Friday, December 2, 2016

USING RETAIL STORES AS FULFILLMENT CENTERS

Smart or a supply chain disaster in waiting? 


As Web Sales Spike, Retailers Scramble to Ship From Stores

Companies try to keep a balance between online promotions and ability to fulfill orders quickly


Toys ‘R’ Us has prepared nearly its entire chain of 870 stores to help ship web orders during the holidays. A Black Friday shopper at a Toys ‘R’ Us in Fairfax, Va. ENLARGE
Toys ‘R’ Us has prepared nearly its entire chain of 870 stores to help ship web orders during the holidays. A Black Friday shopper at a Toys ‘R’ Us in Fairfax, Va. Photo: PAUL J. RICHARDS/Agence France-Presse/Getty Images
Toys “R” Us Inc. is trying to avoid a repeat of last Christmas, when it had to deploy an unusual step: “sales prevention.”
At that time, online promotions fueled a surge of web orders two times more than the company’s forecast on several days and beyond what its main e-commerce fulfillment centers could handle. Afraid that items wouldn’t arrive by Christmas, management halted some online deals to deter shoppers—a drastic measure during a period that generates half of all annual toy sales.
To address the issue this year, the Wayne, N.J., company has prepared nearly its entire chain of 870 stores to help ship web orders during the holidays. It started cramming its stores with as many goods as possible weeks earlier than last year, and is offering bonuses and better wages to recruit seasonal warehouse workers.
The company, which had $11.8 billion in sales last fiscal year, says it has built in capacity to ship nearly twice as many units from its stores this holiday season, while transporting nearly 25% more from fulfillment centers.

Toys “R” Us Chief Executive David Brandon said Monday that the company’s website, fulfillment centers and stores handled record online traffic in the days surrounding Thanksgiving, “but it is still early in the season.”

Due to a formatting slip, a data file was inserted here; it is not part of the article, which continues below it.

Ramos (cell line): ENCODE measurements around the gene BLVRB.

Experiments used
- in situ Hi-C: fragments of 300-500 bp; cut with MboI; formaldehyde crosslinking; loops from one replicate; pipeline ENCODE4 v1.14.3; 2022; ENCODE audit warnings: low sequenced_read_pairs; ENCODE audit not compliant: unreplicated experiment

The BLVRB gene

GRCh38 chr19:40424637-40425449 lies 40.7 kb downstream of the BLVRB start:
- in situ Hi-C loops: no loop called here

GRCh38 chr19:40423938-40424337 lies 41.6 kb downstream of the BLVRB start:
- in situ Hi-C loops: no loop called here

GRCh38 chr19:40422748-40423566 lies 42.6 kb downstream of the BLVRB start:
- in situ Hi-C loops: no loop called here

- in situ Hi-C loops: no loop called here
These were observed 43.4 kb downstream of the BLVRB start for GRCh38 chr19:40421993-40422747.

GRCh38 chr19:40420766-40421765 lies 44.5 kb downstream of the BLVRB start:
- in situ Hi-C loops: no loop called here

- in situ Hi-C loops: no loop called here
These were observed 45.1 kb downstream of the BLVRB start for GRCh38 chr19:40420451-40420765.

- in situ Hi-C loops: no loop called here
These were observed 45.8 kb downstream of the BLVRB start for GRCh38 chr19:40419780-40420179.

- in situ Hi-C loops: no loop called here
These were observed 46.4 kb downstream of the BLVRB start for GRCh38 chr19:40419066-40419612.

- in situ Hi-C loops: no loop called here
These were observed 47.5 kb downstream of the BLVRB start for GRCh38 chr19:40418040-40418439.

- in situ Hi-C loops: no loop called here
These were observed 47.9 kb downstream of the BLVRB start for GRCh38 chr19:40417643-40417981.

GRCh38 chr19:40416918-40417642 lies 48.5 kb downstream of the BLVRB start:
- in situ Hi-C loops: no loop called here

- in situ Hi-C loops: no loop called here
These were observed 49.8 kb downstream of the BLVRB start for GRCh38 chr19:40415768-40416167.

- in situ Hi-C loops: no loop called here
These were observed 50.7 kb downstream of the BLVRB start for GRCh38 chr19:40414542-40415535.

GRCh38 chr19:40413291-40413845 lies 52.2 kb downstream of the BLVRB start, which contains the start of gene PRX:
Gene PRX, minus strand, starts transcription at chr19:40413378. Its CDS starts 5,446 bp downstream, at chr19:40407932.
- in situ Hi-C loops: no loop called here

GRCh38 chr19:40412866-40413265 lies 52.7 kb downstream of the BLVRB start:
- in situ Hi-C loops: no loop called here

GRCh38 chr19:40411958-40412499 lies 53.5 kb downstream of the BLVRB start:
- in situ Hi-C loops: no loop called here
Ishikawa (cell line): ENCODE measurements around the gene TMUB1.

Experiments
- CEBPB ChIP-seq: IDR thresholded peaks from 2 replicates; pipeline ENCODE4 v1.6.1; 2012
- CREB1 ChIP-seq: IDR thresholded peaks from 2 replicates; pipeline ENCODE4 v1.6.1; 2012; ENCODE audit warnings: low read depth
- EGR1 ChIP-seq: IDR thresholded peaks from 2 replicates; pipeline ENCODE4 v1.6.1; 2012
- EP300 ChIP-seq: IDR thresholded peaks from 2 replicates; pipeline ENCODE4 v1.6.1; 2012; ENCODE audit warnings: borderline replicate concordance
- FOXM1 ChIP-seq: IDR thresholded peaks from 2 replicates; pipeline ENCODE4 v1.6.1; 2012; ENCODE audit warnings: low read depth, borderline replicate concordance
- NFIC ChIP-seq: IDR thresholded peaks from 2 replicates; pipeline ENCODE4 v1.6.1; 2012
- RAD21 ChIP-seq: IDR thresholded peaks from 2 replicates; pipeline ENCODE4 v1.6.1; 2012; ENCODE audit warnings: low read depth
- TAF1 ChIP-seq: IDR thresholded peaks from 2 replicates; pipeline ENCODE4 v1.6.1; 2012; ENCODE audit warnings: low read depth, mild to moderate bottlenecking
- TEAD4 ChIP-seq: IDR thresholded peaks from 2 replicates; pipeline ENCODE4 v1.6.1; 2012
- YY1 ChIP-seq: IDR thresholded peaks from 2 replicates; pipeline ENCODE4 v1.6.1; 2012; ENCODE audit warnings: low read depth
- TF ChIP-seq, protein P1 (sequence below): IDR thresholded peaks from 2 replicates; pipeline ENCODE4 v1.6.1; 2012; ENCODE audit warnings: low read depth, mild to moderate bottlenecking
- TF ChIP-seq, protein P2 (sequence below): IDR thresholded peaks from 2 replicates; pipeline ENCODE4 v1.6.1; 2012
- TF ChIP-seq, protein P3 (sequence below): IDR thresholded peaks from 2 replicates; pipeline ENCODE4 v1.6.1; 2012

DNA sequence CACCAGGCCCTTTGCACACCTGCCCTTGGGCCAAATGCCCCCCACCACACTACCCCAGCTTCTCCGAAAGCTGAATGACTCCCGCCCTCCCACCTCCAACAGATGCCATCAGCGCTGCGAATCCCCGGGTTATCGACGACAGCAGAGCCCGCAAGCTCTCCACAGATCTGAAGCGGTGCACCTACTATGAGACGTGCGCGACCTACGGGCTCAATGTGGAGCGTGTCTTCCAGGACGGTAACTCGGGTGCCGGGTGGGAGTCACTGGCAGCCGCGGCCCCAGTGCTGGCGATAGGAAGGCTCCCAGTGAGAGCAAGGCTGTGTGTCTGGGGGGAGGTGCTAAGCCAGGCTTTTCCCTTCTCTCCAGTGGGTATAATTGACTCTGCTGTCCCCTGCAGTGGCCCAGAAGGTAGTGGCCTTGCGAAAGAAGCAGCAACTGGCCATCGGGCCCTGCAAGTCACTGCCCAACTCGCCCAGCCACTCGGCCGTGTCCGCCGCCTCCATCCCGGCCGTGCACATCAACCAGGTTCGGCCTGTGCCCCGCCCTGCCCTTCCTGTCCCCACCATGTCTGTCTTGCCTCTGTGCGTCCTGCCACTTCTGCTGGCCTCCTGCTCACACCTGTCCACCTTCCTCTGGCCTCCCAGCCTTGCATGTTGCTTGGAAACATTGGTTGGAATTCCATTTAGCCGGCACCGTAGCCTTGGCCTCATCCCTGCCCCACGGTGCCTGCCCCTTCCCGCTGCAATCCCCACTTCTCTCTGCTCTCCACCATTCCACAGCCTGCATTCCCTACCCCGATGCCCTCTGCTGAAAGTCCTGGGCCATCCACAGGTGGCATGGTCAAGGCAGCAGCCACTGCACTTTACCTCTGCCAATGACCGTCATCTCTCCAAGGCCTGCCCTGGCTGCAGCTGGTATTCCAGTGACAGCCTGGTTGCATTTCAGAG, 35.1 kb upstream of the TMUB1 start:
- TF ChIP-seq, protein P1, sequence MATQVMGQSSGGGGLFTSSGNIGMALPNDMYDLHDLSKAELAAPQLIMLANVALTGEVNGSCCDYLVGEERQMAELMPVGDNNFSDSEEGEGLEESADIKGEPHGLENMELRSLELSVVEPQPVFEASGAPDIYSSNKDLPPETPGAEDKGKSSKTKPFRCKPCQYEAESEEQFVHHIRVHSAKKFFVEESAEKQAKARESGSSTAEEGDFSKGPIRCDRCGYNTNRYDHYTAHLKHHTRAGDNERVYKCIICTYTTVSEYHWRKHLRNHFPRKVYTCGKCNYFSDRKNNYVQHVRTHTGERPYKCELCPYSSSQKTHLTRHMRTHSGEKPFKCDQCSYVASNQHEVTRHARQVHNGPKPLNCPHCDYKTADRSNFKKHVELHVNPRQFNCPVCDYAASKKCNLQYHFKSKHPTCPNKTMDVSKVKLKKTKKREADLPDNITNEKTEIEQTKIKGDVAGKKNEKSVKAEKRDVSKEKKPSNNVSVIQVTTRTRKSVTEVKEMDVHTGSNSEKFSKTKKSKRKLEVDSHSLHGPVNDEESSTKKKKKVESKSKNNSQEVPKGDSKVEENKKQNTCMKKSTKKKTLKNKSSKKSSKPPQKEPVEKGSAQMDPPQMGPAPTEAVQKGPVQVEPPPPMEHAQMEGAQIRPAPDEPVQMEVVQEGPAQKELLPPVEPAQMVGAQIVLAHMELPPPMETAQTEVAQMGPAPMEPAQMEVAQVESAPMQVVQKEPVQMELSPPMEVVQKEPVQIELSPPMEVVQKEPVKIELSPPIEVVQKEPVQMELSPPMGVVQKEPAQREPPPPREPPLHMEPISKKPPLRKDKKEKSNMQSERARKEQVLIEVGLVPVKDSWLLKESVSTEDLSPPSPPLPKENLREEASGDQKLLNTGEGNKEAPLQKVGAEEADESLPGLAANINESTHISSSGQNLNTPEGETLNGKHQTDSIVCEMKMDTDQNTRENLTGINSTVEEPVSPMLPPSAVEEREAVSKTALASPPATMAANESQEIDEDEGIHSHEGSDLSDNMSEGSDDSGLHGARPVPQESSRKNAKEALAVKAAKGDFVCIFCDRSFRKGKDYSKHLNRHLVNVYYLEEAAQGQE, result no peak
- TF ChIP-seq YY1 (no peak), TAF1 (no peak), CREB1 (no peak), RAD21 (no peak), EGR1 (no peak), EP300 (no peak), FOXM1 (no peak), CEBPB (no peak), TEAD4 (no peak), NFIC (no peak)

ENLARGE

Two decades after Amazon.com Inc. was founded, traditional retailers are still struggling to manage hundreds of brick-and-mortar stores, while trying to maximize online sales. The difficulty is amplified during the holidays because online sales spike up to four times normal volume at peak times, putting retailers’ e-commerce bandwidth to the test.
Shoppers this year are expected to spend more than $650 billion, both online and in stores, during the holidays. Last year, online sales in the fourth quarter were roughly a third higher than the previous three quarters, or about $20 billion, according to the Commerce Department. Growth in online sales outpaced that of stores in the fourth quarter a year ago, but remained a small 7.5% of the total, the data show.
“You build a church for Easter Sunday,” said David DuBose, a director of supply chain solutions at Sedlak Management Consultants Inc.
Across the industry, traditional retailers are taking similar steps. Kohl’s Corp. is hiring workers earlier, raising wages and offering bonuses during peak times to ensure fulfillment-center employees stick around. Target Corp. has more than doubled the number of stores shipping online orders this year to more than 1,000. Wal-Mart Stores Inc. added 50% more inventory dedicated exclusively for web sales for the days surrounding Black Friday.